PNS Daily Newscast - May 21, 2018 

Giuliani now says the Mueller probe into whether President Trump obstructed the Russian collusion inquiry will end by September. Also on the rundown: Healthcare providers gear up as Trump's new "Gag Rule" targets Planned Parenthood; and some perspective on the administration’s push for Arctic oil.

Daily Newscasts

NY Nurses Push for Safe Staffing Bill

Nurses say optimal staffing levels improve patient outcomes. (travisdmchenry/Pixabay)
Nurses say optimal staffing levels improve patient outcomes. (travisdmchenry/Pixabay)
May 15, 2017

ALBANY, N.Y. -- Assigning too many patients to a single nurse can be dangerous. That's the message nurses want state legislators to hear.

Nurses from across the state are calling for passage of the Safe Staffing for Quality Care Act. The bipartisan bill has almost 100 co-sponsors in the State Assembly and nearly 30 in the Senate.

According to Anne Goldman, who chairs New York State United Teachers' Health Care Professionals Council, the under-staffing at hospitals puts health and lives of patients at risk.

"If we do not have a legislative mandate for staffing, the employer does not provide the adequate number of nurses necessary to provide optimum care,” Goldman said.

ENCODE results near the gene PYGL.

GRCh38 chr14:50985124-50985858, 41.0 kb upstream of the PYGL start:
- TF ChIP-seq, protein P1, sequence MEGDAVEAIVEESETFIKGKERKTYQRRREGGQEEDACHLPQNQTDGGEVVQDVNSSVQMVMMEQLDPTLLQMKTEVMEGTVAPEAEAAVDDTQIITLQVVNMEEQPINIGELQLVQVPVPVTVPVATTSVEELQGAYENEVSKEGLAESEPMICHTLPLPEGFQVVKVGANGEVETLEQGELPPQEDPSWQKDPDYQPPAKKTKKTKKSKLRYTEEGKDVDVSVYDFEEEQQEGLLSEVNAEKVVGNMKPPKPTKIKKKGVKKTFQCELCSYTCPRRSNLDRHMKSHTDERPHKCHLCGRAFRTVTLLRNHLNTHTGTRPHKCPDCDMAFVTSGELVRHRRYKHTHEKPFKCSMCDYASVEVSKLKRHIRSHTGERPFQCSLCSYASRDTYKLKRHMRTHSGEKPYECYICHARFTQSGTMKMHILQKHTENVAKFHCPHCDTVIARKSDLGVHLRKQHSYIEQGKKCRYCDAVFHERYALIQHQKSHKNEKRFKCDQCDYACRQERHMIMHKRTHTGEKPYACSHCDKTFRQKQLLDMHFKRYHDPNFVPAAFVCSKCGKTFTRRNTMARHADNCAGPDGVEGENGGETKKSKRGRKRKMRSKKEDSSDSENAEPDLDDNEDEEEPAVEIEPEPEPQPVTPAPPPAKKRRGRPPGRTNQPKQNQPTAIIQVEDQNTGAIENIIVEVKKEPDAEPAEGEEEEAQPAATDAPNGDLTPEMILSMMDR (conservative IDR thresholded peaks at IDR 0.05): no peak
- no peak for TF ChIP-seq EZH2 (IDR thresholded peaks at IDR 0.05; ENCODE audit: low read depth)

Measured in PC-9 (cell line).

Opponents of the measure say hospitals and nursing homes should have flexibility to develop their own staffing levels tailored to patient needs. But nurses argue that administrators too often make cutting costs their top priority.

Goldman pointed out that, while patients in intensive care often get a 1-to-1 patient-to-nurse ratio, the medical and surgical units in hospitals frequently are understaffed.

"We have large numbers of patients to nurses, which does not make sense,” she said. "It exceeds what is reasonable to meet the patient care needs correctly."

The bill would also require hospitals to staff units with nurses who are trained for care in that unit.

Goldman said studies have shown that maintaining optimal patient-to-nurse ratios improves health outcomes. And, she added, the people doing the work know what it takes to get it done.

"I'm a nurse. I'm the person administering the care. It should be my input, my judgement, my choice - not someone that's a layperson heading the business,” Goldman argued.

California is currently the only state with legally-mandated nurse staffing levels.

Andrea Sears, Public News Service - NY